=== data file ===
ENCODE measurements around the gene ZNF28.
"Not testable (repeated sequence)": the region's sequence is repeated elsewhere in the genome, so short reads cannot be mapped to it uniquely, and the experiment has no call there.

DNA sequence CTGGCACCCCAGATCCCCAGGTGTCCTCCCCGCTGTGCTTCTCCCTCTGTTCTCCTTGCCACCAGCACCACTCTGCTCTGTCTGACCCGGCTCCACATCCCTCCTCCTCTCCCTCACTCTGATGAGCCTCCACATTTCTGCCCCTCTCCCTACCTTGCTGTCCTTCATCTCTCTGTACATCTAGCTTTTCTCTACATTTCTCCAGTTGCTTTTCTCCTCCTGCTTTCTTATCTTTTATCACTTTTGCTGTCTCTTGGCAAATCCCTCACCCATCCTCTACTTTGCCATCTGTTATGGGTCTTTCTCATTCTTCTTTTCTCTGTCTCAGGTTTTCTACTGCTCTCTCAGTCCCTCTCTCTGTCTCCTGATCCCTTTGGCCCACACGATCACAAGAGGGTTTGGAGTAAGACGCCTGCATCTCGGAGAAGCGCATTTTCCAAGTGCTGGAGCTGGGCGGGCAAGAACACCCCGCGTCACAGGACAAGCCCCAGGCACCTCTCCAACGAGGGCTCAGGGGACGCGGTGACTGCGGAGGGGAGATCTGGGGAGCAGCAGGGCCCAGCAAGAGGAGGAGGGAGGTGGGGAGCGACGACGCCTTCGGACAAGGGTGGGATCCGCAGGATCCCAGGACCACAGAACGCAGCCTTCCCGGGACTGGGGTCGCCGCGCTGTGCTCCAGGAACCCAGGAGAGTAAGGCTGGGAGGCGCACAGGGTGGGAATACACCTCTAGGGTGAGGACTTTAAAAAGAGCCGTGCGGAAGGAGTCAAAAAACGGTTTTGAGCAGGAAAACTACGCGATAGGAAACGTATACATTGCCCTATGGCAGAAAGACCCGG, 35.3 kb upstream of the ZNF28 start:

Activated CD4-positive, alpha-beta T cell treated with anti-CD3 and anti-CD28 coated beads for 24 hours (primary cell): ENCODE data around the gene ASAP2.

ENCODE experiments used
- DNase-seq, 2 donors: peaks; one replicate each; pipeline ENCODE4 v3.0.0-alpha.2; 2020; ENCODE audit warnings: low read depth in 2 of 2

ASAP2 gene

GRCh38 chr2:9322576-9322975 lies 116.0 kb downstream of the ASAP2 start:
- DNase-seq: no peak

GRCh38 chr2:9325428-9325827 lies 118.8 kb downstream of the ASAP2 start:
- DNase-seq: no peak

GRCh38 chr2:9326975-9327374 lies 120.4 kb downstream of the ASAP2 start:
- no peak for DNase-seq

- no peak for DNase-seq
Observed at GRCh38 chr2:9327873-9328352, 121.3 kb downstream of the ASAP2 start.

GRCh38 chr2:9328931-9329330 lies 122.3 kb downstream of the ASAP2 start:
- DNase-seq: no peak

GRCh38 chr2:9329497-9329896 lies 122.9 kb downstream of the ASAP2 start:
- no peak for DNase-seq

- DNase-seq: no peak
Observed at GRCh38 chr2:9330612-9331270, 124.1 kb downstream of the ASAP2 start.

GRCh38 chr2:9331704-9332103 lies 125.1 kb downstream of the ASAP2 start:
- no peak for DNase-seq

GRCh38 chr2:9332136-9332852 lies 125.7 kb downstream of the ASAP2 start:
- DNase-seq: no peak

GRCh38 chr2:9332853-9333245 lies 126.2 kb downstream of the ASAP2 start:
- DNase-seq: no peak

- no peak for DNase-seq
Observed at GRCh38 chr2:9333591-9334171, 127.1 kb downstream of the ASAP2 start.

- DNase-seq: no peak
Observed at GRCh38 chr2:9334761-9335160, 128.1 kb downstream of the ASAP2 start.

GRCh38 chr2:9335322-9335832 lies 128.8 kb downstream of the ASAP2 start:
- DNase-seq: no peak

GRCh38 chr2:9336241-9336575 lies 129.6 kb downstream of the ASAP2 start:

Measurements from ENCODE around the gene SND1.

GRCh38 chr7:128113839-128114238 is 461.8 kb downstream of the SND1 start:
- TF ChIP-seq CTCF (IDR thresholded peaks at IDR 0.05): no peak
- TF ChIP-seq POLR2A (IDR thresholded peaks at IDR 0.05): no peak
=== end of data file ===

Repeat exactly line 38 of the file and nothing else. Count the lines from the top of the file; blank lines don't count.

- TF ChIP-seq POLR2A (IDR thresholded peaks at IDR 0.05): no peak